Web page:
Tuesday, January 26, 2010

Cool Beans, Baby

I was in Washington D.C. most of last week on business, so I came home to an overwhelming backlog of work at the office and at home. I’ve been pulling late nights and getting up early since Sunday, and It’s starting to take its toll.

I stumbled into the kitchen early this morning, eyes pasted half shut with sleep goo, and went instinctively to the coffee cupboard for my favorite mug. It’s a hearty ceramic jobby that my friends Danny and Jan (which may or may not be their real names) got for me at a Diner near Copper Harbor in the U.P.

I was only half conscious as I reached into the cupboard, but what I grabbed didn’t feel like my favorite cup. It was, in fact, a jar of Taster’s Choice Instant Coffee. It was my dad’s. And right next to that, on the upper shelf above the cups, was my mother’s jar of instant decaffeinated Folgers Crystals.

When my parents come to visit, they bring all of their own supplies. Their own creamer, their own cups, their own pillows, their own Gator Aid. It’s like their trip into the heart of Flint is like some survival expedition. They even bring their own toilet paper. That’s right, their own toilet paper. “That stuff is so expensive,” my mom says. “You don’t need to be paying for all that.”

“But I have a good job, and you’re retired and living on a fixed income. You don’t need to bring your own toilet paper!”

“We only brought four rolls, and if there’s any left we’ll leave it here.”

“But you’re only here for a day and half. How could you possibly need four rolls?”

We don’t use their toilet paper, and we certainly don’t drink their instant coffee. Philip and I have a different philosophy about coffee. First, we like good whole bean Joe that we can grind ourselves. The Unitarian Universalist Church of Flint sells about a dozen varieties of Fair Trade Certified Coffee from around the world for about seven bucks a pound. We usually pick up about seven or eight bags at a time so we always have coffee on hand. My two favorites are the Ethiopian and Columbian varieties.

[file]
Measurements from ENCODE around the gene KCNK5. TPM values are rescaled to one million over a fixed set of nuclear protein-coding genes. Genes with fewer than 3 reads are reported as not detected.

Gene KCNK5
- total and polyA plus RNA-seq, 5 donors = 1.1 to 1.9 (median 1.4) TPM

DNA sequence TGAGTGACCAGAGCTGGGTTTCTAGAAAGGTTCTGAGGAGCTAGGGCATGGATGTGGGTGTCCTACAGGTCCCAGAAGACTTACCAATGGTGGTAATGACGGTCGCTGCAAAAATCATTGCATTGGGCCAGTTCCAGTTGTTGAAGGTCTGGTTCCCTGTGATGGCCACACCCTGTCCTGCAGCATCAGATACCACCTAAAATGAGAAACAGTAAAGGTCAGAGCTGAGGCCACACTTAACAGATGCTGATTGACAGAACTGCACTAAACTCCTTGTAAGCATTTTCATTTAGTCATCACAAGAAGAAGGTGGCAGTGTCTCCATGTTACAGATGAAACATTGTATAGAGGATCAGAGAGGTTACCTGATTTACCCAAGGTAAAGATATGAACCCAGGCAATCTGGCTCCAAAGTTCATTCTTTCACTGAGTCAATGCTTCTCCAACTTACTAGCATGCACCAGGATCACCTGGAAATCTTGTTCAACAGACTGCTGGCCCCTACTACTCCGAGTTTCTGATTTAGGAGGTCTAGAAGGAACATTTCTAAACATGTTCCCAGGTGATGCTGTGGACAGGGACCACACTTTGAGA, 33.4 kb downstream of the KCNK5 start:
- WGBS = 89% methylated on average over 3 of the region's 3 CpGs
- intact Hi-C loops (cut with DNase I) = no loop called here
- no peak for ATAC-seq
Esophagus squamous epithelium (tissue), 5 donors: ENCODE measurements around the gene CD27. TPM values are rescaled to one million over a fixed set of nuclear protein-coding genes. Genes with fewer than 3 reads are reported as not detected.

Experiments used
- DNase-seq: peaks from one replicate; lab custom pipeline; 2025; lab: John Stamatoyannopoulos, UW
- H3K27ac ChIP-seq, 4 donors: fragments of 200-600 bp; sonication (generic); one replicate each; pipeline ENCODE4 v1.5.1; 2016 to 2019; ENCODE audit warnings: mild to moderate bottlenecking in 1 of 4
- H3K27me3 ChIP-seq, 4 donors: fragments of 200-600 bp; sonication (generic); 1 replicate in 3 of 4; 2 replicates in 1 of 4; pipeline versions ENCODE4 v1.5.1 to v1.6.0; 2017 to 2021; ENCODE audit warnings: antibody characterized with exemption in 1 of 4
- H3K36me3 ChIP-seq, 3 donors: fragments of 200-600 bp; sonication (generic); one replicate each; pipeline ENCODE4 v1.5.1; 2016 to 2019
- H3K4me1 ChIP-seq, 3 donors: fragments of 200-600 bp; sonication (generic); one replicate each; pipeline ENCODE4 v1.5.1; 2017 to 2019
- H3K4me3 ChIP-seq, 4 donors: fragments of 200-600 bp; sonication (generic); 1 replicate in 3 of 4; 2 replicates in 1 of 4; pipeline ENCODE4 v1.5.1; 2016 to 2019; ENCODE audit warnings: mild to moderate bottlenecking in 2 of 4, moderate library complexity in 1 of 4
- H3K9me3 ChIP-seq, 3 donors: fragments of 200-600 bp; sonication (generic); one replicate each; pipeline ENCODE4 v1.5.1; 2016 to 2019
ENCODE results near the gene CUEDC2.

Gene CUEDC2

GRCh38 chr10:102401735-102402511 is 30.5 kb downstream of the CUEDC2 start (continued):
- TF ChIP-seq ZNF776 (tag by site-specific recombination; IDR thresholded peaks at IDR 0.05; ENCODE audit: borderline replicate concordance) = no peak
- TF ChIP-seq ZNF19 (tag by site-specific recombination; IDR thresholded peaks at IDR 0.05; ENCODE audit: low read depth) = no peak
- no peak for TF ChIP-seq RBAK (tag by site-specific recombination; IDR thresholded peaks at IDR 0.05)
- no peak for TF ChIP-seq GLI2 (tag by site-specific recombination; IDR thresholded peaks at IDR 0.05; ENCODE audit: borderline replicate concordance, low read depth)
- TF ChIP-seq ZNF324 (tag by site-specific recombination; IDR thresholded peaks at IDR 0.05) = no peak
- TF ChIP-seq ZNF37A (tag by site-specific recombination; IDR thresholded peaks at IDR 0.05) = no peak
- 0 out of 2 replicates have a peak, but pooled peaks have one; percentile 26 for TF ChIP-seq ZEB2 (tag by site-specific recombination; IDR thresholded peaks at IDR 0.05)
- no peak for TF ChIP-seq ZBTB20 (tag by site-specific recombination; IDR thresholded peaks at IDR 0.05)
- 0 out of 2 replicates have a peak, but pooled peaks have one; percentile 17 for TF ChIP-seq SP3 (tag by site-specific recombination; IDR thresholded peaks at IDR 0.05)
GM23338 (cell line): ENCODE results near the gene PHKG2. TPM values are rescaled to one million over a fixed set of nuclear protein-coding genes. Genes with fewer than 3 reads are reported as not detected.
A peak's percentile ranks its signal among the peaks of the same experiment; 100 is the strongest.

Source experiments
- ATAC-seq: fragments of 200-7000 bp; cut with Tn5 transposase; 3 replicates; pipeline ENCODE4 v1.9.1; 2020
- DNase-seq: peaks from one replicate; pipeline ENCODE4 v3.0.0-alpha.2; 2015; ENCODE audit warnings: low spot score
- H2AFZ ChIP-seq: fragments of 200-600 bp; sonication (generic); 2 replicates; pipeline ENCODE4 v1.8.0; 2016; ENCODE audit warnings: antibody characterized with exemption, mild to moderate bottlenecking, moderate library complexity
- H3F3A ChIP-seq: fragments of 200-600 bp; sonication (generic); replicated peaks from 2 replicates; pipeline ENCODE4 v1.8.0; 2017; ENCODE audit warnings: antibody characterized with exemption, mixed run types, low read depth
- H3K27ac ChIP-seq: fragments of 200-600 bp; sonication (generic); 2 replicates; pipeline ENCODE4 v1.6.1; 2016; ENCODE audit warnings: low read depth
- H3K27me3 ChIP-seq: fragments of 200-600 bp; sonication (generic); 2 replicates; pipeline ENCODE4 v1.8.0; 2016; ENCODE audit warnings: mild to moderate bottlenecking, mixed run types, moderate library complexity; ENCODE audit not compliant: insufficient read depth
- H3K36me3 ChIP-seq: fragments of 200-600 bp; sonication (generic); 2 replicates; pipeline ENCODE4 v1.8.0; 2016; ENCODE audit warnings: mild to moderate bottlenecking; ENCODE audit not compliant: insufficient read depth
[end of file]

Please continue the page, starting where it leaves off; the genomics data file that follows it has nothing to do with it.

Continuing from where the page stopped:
This morning, I’m finishing off the last of a breakfast blend. We don’t own a coffee pot because several years ago we bought a French Press, and the difference in taste was like night and day. The French Press makes a richer, tastier fuller bodied coffee than the old Mr. Coffee from m y parent’s generation. The only downside is that the presses are made of glass. We’re pretty klutzy around my house, so French Presses don’t last very long.

But then IKEA, the promised land of kitchen gadgets, came out with an insulated stainless steel (or some cheap stainless steel knock-off) French Press. I love this thing. It’s durable. It’s unbreakable, and it’s as big as a standard coffee pot. The price is very reasonable, around twenty five bucks, and worth every penny.

Ten years ago in Flint, getting a good cup of coffee outside your own kitchen was a pretty big challenge. Back then, McDonald’s coffee was practically undrinkable, the Coney Island diner coffee was only a half step up from McDonald’s, and good coffee shops were few and far between. But all that has changed, and good quality coffee is now bountiful in our beloved city.

Places like Starbucks and The Coffee Beanery are the big kids on the block, followed by Border’s and Barnes and Nobel, but we also have some great places nestled in the downtown area. There’s The Brown Sugar Café on Saginaw Street and Steady Eddy’s at the Farmer’s Market. Bu the King of the local coffee shops is The Good Beans Café, owned and operated by Ken Van Wagoner.